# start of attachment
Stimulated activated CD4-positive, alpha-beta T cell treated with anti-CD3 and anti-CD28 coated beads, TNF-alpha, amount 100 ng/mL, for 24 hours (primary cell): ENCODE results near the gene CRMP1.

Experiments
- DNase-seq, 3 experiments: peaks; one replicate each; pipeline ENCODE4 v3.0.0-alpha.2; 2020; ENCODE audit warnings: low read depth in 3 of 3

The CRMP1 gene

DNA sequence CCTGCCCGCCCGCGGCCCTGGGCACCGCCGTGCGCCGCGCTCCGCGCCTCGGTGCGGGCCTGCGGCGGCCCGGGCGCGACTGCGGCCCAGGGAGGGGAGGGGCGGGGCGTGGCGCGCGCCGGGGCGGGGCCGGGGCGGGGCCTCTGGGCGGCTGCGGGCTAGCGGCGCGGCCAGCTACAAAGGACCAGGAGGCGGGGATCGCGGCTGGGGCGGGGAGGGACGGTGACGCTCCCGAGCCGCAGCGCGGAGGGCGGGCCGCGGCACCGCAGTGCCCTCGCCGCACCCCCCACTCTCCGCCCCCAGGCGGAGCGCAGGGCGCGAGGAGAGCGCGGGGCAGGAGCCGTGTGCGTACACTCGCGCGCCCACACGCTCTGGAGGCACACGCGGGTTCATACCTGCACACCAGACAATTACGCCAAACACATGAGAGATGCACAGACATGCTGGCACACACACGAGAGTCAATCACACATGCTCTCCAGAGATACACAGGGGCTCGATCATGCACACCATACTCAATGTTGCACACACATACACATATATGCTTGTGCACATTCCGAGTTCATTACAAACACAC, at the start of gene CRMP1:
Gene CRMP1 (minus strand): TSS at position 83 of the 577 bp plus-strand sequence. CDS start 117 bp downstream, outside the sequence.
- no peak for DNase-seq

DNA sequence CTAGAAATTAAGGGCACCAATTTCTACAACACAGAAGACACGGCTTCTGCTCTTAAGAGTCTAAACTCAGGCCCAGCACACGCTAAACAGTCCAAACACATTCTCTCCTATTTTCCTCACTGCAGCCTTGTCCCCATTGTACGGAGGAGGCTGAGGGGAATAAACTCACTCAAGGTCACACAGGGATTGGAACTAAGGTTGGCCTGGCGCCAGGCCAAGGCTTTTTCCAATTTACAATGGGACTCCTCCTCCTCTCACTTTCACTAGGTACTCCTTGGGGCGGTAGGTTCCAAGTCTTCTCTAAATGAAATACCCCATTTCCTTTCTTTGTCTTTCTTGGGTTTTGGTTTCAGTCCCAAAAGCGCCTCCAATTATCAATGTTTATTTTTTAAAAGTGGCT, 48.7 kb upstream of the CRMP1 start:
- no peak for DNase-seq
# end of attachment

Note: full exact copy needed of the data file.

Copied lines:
Stimulated activated CD4-positive, alpha-beta T cell treated with anti-CD3 and anti-CD28 coated beads, TNF-alpha, amount 100 ng/mL, for 24 hours (primary cell): ENCODE results near the gene CRMP1.

Experiments
- DNase-seq, 3 experiments: peaks; one replicate each; pipeline ENCODE4 v3.0.0-alpha.2; 2020; ENCODE audit warnings: low read depth in 3 of 3

The CRMP1 gene

DNA sequence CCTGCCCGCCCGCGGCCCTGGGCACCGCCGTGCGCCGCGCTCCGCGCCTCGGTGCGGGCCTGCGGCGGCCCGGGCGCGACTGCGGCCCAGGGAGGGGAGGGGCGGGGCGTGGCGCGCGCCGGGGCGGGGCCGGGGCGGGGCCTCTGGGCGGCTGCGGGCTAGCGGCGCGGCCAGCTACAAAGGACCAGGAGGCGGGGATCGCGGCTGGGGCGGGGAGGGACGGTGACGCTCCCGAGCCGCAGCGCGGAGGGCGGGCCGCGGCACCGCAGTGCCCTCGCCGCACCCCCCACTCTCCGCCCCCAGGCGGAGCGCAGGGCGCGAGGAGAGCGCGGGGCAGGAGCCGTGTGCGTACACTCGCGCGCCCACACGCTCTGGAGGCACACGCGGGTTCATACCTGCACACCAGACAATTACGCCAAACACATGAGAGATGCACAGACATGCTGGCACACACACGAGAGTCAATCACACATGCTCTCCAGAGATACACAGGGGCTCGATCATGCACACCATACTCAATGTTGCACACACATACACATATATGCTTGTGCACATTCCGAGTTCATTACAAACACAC, at the start of gene CRMP1:
Gene CRMP1 (minus strand): TSS at position 83 of the 577 bp plus-strand sequence. CDS start 117 bp downstream, outside the sequence.
- no peak for DNase-seq

DNA sequence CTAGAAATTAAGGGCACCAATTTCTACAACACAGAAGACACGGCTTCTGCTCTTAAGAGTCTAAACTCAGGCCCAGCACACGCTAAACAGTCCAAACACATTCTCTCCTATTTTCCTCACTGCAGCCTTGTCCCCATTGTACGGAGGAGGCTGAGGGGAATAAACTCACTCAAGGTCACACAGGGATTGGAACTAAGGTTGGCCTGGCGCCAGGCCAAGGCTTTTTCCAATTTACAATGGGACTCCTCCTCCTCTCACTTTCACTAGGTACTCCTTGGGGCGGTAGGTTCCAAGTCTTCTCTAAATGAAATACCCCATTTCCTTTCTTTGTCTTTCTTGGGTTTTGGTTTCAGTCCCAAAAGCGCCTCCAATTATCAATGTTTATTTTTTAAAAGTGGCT, 48.7 kb upstream of the CRMP1 start:
- no peak for DNase-seq